Comedian and activist Mark Thomas brought his ‘The Red Shed’ show to Winchester on Tuesday 11th, to celebrate the 50th birthday of the 47-foot-long wooden hut in Wakefield where he performed his first gigs – which also happens to be Wakefield’s Labour Club.
He tells us that he first went as a drama student in his 20s to the working people’s club known for its entertainment and conversations. He’d been radicalised by the miner’s strike of 1984-85; “This is a show about the miner’s strike, but there is no brass band music or kids discovering a penchant for ballet.”
He recalls joining the miners on their march to work at the end of their strike through a Yorkshire village (whose name he can’t remember), and passing a school where children sang the workers’ anthem ‘Solidarity Forever’. It’s poignant and emotive but he doesn’t know if it’s true – he’s retold it so many times that it could all just be fantasy. The show was to find the truth after 30 years, but also about the weight stories hold and how important the truth is. He felt a duty to find out what actually happened, for himself and to make this show.
The show involved six members of the audience holding masks up of six influential members of the story, people from the shed itself and his best friend Peter. This was some very effective theatricality, and brought some levity to certain stories without it actually meaning to. He played recordings of key moments in his journey to find the school; throughout he was contextualising the shed’s role in history and thinking about its future role.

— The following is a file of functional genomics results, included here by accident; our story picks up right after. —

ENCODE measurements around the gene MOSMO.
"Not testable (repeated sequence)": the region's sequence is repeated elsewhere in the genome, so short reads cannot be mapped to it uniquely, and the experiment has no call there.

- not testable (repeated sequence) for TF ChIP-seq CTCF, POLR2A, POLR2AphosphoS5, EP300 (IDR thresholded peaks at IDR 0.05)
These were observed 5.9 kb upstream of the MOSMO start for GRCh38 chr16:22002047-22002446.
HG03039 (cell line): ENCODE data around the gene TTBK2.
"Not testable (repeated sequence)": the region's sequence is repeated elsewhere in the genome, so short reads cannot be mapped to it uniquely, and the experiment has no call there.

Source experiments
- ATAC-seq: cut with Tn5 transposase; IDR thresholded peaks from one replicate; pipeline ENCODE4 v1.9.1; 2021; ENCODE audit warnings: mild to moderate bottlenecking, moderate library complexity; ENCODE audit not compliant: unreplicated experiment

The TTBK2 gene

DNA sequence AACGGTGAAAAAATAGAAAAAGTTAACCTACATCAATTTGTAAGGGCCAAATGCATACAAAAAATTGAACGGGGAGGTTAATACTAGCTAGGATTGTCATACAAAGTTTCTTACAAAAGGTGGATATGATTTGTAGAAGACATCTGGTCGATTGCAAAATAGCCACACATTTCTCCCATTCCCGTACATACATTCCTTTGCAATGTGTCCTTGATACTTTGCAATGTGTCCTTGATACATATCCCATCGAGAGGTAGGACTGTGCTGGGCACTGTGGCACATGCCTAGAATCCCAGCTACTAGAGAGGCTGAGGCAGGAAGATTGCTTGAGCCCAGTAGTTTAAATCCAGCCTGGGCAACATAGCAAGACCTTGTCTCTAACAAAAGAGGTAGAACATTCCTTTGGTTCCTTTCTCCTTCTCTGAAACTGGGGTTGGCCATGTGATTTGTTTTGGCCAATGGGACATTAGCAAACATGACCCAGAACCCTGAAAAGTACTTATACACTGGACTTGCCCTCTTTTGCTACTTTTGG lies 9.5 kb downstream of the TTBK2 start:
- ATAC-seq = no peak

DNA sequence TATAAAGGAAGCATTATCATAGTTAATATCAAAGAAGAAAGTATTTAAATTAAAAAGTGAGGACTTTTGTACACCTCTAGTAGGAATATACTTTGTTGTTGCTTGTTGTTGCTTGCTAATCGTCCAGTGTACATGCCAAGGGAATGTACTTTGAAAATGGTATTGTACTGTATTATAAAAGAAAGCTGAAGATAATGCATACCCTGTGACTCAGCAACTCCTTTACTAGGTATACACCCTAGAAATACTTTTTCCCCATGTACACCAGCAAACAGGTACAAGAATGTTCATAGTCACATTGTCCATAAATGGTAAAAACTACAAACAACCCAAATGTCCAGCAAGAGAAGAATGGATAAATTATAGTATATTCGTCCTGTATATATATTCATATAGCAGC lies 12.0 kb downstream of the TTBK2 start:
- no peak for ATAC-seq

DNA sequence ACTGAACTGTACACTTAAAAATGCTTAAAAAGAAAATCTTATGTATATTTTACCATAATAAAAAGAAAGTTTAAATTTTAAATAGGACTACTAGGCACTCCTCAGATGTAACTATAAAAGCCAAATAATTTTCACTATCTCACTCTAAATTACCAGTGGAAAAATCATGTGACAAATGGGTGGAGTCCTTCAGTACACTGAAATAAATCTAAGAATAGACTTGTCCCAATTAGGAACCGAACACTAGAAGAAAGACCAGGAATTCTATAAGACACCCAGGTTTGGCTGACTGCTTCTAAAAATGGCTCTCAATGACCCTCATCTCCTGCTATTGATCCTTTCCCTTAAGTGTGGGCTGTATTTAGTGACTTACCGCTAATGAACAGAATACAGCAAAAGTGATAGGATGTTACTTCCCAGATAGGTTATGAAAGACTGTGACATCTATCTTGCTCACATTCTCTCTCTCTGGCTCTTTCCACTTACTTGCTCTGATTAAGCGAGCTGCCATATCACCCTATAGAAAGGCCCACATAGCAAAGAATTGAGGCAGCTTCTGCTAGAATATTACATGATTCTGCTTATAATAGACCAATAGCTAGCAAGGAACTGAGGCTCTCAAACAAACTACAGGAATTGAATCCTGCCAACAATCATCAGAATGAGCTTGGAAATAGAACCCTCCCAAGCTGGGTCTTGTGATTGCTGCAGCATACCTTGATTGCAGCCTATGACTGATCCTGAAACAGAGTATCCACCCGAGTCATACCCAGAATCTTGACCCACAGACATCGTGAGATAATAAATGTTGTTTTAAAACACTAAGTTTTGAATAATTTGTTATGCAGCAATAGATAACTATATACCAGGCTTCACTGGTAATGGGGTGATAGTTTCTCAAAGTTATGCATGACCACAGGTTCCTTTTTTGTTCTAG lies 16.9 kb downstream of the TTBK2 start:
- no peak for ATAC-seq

He’s an extraordinary storyteller, taking you from laughing to crying and back again in the space of a sentence. He’ll have you holding your breath and on the edge of your seat in silence and then whisk you back into the story, all while creating for us the characters and environments so vividly. Right at the end where he told us an old woman when asked what she thought about the idea of a new shopping centre being built, responded with ‘they’re not going to take us pound shops, are they’? I and most others laughed initially because the concept seemed funny – why would you worry about those going? And then we realised they were probably all she could afford to shop in, and the laughter is immediately replaced with shock, sadness, anger.
Mark Thomas is one of the most underrated comedians at the moment. And I’m sure you’re all wondering, did he find that school? You’ve got until December 10th to find out!
“Solidarity forever, solidarity forever, solidarity forever for the union makes us strong.”